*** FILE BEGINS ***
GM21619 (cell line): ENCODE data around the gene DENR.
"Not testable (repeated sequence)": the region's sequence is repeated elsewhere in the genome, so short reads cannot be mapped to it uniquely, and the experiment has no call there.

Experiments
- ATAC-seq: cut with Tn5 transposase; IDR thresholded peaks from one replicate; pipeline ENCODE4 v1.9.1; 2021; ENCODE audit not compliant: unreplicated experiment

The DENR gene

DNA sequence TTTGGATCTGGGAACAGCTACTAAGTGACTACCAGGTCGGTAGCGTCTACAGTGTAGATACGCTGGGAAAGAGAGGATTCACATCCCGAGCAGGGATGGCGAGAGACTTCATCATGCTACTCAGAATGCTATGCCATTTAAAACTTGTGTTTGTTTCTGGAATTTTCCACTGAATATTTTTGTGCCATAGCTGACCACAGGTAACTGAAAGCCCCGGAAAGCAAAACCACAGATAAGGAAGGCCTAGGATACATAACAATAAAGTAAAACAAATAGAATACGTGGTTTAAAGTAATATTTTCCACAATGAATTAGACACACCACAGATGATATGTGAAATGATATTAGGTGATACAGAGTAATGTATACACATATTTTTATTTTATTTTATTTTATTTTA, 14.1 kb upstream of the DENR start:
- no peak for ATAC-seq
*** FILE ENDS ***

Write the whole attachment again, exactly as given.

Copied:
GM21619 (cell line): ENCODE data around the gene DENR.
"Not testable (repeated sequence)": the region's sequence is repeated elsewhere in the genome, so short reads cannot be mapped to it uniquely, and the experiment has no call there.

Experiments
- ATAC-seq: cut with Tn5 transposase; IDR thresholded peaks from one replicate; pipeline ENCODE4 v1.9.1; 2021; ENCODE audit not compliant: unreplicated experiment

The DENR gene

DNA sequence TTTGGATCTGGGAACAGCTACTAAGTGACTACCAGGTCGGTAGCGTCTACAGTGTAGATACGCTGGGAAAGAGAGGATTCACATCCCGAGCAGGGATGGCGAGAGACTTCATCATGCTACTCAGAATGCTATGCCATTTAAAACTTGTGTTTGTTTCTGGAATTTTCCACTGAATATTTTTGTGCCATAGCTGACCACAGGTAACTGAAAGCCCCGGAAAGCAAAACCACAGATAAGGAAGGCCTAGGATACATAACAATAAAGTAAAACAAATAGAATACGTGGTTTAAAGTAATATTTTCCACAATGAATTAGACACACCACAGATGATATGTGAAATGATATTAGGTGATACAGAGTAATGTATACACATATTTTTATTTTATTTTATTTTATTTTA, 14.1 kb upstream of the DENR start:
- no peak for ATAC-seq